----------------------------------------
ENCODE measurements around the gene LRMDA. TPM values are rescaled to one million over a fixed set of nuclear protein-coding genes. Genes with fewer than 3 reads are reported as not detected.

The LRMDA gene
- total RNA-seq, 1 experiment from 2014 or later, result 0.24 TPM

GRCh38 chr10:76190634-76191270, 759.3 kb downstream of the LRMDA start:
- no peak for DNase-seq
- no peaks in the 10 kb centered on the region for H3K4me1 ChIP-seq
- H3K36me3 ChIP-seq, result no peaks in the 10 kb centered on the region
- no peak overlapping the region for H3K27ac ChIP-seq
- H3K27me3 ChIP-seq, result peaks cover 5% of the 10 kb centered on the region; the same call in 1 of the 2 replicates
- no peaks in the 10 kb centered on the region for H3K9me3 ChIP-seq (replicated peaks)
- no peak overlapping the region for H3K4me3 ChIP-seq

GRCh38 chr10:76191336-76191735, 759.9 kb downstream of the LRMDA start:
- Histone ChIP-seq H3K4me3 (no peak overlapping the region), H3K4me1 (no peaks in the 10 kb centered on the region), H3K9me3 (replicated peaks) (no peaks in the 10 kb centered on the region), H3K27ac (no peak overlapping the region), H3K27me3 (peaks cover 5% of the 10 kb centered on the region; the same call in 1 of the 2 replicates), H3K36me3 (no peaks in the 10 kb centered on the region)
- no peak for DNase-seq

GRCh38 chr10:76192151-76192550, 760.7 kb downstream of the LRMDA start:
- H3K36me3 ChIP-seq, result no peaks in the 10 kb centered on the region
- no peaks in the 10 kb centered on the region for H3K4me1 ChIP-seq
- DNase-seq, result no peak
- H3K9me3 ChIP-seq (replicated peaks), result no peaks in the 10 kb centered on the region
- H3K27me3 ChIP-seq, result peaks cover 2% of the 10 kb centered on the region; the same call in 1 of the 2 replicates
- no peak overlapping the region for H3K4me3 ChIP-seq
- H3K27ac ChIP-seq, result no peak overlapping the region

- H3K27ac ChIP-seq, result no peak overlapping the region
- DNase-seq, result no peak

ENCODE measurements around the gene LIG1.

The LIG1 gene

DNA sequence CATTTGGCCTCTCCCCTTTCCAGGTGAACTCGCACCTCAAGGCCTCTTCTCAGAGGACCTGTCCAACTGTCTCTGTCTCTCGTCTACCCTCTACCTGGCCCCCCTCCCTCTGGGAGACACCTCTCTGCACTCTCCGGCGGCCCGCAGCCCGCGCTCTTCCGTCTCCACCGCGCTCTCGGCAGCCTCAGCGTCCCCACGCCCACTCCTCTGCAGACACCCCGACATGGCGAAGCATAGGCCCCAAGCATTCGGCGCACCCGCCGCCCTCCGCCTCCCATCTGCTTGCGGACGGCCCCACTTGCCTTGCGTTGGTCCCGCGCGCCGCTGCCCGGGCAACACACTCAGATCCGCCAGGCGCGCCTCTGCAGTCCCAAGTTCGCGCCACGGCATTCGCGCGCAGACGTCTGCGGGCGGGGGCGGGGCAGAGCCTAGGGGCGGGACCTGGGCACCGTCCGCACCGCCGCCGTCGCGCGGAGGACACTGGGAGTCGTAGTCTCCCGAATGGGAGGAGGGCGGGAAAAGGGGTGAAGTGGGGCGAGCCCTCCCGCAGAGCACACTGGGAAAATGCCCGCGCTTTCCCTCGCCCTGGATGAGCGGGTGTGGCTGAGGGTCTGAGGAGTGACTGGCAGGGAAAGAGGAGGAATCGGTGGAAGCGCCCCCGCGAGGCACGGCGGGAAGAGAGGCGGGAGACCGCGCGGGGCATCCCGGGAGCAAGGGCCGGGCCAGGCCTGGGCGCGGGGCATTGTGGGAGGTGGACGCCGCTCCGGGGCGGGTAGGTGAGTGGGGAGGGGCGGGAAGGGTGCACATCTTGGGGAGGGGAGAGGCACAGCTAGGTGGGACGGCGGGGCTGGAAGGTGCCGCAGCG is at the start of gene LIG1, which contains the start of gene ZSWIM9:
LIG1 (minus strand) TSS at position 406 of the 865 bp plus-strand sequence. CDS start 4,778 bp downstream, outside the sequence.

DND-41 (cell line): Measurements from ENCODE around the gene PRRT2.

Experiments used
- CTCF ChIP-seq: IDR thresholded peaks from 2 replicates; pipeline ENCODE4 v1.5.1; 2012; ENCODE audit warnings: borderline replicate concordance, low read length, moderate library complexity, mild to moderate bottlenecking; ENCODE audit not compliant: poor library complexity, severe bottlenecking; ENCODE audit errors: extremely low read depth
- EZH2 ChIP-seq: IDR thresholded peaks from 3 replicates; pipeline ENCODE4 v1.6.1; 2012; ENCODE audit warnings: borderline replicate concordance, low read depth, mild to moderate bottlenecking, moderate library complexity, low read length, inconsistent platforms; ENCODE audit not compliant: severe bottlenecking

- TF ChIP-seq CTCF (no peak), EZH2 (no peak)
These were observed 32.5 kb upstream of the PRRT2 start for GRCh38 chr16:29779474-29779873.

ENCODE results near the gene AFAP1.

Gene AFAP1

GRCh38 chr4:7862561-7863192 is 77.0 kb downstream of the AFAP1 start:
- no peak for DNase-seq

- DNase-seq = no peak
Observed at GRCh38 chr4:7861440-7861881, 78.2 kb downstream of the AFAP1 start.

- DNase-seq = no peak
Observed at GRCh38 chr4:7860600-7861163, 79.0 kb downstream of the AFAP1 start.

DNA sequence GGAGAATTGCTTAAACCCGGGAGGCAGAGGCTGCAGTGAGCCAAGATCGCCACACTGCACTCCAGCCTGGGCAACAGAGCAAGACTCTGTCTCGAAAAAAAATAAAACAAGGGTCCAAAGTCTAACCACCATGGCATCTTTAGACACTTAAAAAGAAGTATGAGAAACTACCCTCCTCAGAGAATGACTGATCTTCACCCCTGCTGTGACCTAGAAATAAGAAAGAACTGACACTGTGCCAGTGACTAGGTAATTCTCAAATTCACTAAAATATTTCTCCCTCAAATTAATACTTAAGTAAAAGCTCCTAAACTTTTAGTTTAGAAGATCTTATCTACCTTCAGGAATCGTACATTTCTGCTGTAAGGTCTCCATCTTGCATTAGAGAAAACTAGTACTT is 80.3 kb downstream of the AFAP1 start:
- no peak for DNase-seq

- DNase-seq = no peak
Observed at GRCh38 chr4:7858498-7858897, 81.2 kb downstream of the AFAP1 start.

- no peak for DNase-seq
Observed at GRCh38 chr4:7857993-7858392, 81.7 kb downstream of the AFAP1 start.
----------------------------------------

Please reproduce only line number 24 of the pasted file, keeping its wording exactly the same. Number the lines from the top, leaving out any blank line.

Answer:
- DNase-seq, result no peak